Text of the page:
stuart-davis-rue-lipp-oil-on-canvas-32x39-1928Stuart Davis, Rue Lipp, 1928, Oil on canvas, 32 x 39 inches

A little while ago I went to the Stuart Davis retrospective at the Whitney. I was expecting to like it, and I did. I’ve seen my fair share of Davis’ paintings over the years, and I have particularly fond memories of his solo 1991 Metropolitan Museum exhibition, Stuart Davis: American Painter. That show (his first retrospective in 25 years) provided a chance for me to experience Davis in depth. It opened my eyes both to his thematic continuity and his delight in improvising on those themes. The prospect of the Whitney exhibition – after another 25 years – whetted my appetite. I’d always been attracted to the complex, jazzy, and colorful paintings for which Davis is justly famous. I’ve admired them for their verve, intelligence, workmanlike commitment, and painterly savvy — for the way that they move the cubist project forward and outward, without repeating it or diluting it. Cubist painting, having a strong methodological underpinning, was capable of many variants, not just in structure, form, and intention, but also in the flavor of — for want of a better description – its place of national origin. The bulk of cubist paintings are French, but Davis’ are great American paintings and they strike a sympathetic chord with me. One reason, pretty surely, is that those high-keyed paintings have something in common with the work I’ve been doing over the years. So, with this writing project in mind, I was prepared to discuss a painting like the electrified yellow, fuchsia, scarlet, black, deep lime and cerulean Owh! in San Pao (1951) or the pulsating 1938 mural, Swing Landscape, with its kaleidoscope of saturated colors and its treasure trove of small, interlocking, seemingly endlessly elaborated shapes.

But on the way to those later works, another earlier group of paintings caught my eye and spoke to something else in me. As a younger man, Davis was a member of the Whitney Studio Club, and was one of the few in the inner group who had not gone to France. He very much wanted to do so and Gertrude Vanderbilt Whitney financed a trip for him by buying a number of his paintings. Davis left in 1928 when he was in his mid-30s and spent thirteen months in Paris – a time he referred to as the most seminal in his artistic life. Rue Lipp (1928) comes from that period. When I refer to Davis’ later paintings as great American paintings, I mean that they in some way fully inhabit an American identity and experience: jumpy as they are, they are existentially comfortable with themselves. Rue Lipp, on the other hand, while less formally innovative, is nowhere near as sure of its basic cultural premises. And this works very much to its advantage.

It is a painting that is happily invested in a new artistic, personal, and cultural milieu. Set in the Brasserie Lipp, a Left Bank restaurant Davis frequented, the painting combines a still life of drinking paraphernalia with a street scene viewed from the restaurant’s second story. You sense its openness – its tipped planes are nowhere near as closed in and reflective of the forms around them as are the structural elements of the later paintings. Its lightened colors too – warmly scumbled pinks, lemons, grays, tans, and off-whites, cut in with muted blues and reds – seem welcoming, and the painting’s calligraphic flourishes, combined with the elegant but slightly awkward lettering set into the composition’s perspectival diagonals, impart a kind of pleasant giddiness to the ensemble. We can feel Davis’ joy in drawing, the confidence that he was developing that would allow him to meet the challenges that advanced French art presented to him.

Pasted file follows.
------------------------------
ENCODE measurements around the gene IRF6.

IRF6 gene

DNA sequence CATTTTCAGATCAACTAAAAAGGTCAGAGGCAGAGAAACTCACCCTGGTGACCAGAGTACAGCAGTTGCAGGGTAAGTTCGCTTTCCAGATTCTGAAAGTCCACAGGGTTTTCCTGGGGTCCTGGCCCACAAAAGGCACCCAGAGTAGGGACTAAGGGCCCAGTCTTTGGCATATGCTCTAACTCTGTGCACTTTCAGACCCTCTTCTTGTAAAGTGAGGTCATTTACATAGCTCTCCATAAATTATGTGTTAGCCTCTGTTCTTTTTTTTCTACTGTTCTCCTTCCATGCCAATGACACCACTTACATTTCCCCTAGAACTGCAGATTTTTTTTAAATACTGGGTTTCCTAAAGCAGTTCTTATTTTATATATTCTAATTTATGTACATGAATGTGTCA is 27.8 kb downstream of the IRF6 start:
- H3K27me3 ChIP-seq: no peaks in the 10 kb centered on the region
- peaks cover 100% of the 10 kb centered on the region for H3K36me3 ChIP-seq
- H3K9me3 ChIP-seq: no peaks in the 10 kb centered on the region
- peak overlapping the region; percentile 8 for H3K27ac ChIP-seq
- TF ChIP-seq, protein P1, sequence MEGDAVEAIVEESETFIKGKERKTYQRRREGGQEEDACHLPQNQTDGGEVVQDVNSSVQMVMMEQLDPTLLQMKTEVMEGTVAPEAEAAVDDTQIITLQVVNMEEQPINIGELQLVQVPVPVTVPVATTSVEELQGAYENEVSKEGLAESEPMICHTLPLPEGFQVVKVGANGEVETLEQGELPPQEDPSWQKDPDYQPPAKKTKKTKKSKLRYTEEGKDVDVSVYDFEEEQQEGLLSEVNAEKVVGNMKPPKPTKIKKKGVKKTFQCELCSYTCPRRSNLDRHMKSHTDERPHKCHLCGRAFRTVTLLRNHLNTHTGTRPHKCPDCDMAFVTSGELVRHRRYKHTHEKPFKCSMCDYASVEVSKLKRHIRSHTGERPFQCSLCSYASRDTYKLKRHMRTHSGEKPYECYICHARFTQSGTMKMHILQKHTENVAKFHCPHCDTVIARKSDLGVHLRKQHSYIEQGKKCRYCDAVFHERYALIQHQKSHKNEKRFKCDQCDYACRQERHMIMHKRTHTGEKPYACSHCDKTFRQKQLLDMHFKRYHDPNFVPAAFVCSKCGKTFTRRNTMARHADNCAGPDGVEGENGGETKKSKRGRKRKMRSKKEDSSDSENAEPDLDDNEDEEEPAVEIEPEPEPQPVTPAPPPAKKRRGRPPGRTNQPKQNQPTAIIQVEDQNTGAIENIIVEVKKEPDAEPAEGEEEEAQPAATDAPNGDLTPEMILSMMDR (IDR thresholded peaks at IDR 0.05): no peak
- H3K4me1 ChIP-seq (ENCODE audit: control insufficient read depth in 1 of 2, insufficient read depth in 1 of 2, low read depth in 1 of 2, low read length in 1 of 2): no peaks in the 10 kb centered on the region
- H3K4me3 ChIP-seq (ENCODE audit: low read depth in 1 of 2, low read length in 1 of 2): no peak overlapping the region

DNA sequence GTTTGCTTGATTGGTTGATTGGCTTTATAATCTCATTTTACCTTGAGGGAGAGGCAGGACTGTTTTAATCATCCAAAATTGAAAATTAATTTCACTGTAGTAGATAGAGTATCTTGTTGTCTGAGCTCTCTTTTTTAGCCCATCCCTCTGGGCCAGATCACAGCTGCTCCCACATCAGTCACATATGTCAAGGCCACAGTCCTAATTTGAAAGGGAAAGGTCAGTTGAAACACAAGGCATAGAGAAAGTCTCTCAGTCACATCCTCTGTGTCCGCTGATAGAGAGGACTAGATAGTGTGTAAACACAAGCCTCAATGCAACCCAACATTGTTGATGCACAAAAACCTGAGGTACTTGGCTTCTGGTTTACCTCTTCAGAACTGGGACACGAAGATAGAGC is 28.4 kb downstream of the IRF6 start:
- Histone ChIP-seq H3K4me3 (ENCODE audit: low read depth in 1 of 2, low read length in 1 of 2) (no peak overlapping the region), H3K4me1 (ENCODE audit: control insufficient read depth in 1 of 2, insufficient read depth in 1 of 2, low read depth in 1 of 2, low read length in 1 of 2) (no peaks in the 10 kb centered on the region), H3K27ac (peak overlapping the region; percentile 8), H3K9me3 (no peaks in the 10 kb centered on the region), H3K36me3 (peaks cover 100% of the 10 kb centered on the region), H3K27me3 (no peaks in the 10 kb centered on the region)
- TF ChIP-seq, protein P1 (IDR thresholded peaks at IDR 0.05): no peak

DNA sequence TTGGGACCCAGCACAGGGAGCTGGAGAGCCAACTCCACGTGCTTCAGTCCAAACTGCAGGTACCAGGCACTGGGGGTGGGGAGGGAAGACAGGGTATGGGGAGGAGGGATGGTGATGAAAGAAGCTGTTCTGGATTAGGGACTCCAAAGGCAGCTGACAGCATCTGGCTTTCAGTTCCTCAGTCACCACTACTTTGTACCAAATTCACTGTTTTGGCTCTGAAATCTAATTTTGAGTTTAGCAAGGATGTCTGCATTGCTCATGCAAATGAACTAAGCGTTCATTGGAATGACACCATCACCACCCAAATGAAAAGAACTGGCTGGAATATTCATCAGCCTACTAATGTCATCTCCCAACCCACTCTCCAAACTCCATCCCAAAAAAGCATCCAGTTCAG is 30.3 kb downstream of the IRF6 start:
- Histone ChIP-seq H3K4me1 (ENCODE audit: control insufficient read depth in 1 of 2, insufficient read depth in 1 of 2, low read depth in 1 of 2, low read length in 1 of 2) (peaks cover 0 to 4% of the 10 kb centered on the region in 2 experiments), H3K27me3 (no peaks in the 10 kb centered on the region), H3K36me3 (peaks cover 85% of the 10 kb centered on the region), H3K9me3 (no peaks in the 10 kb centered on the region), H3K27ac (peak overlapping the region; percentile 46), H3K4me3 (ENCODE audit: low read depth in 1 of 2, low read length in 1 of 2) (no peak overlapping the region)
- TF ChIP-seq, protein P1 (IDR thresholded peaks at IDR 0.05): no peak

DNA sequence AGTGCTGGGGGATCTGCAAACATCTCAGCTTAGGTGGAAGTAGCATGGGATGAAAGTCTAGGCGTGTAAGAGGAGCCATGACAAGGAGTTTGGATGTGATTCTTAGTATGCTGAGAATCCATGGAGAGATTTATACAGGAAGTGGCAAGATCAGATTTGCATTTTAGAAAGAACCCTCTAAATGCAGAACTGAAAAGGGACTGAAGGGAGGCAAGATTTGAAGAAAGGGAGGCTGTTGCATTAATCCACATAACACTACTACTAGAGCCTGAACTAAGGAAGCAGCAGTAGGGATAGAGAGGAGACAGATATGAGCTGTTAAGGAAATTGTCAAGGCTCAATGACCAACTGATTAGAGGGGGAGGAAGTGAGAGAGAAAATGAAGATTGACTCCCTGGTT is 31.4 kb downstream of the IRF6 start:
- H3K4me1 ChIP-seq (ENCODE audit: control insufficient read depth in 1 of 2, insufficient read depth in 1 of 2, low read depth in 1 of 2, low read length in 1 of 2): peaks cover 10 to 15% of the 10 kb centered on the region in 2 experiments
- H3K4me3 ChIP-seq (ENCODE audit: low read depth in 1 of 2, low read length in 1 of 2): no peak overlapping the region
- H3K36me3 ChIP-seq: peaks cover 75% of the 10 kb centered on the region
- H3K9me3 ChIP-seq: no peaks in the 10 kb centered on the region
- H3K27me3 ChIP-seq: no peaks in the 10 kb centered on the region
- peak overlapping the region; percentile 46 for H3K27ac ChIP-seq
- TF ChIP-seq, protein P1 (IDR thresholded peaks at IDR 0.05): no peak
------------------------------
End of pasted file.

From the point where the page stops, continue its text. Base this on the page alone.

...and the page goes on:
At the risk of oversimplification, the underlying practicality and work ethic of America is an impediment that many at key times in their lives (especially artists, writers and musicians) are delighted to jettison. For an American to live in a country like France and feel immersed in a culture oriented to the pleasure, ease, and graciousness of ordinary life and still be productive is truly liberating. We can see that Stuart Davis is taking in the quiet hum and pulse of another way of living and making, enjoying the kind of nourishing cultural estrangement that leads to unanticipated developments and surprising growth.

Rue Lipp brings to mind another artist who I have been looking at with increased interest – Raoul Dufy. Dufy’s work, often dismissed (and unfairly so) is elegant, imaginatively composed, and sweet in the very best sense of the word — an extraordinary amalgam of luscious color, graceful line, and a finely tuned but loosely sprung planar scaffolding. I think that Davis took something indelible away from France and artists like Dufy and Matisse, a certain joie de vivre that saved his art from the potential aridity of later machine-oriented constructivism. One of the joys of going to a great exhibition is making connections that you might not normally make, of upending your expectations. Of course the more typical Davis paintings will continue to be exciting and inspiring – and it is clearer than ever that he inhabits the upper tier of 20th century painting. But it is the Paris paintings that stick with me, the ones where I sense him settling into his true artistic self.

richard-kalina-kromos-3-2016Richard Kalina, Kromos 3, 2016, Oil on linen, 35 x 38 1/2 inches

Richard Kalina is a painter and critic based in New York and East Hampton. He teaches at Fordham University and is represented by Lennon, Weinberg, Inc.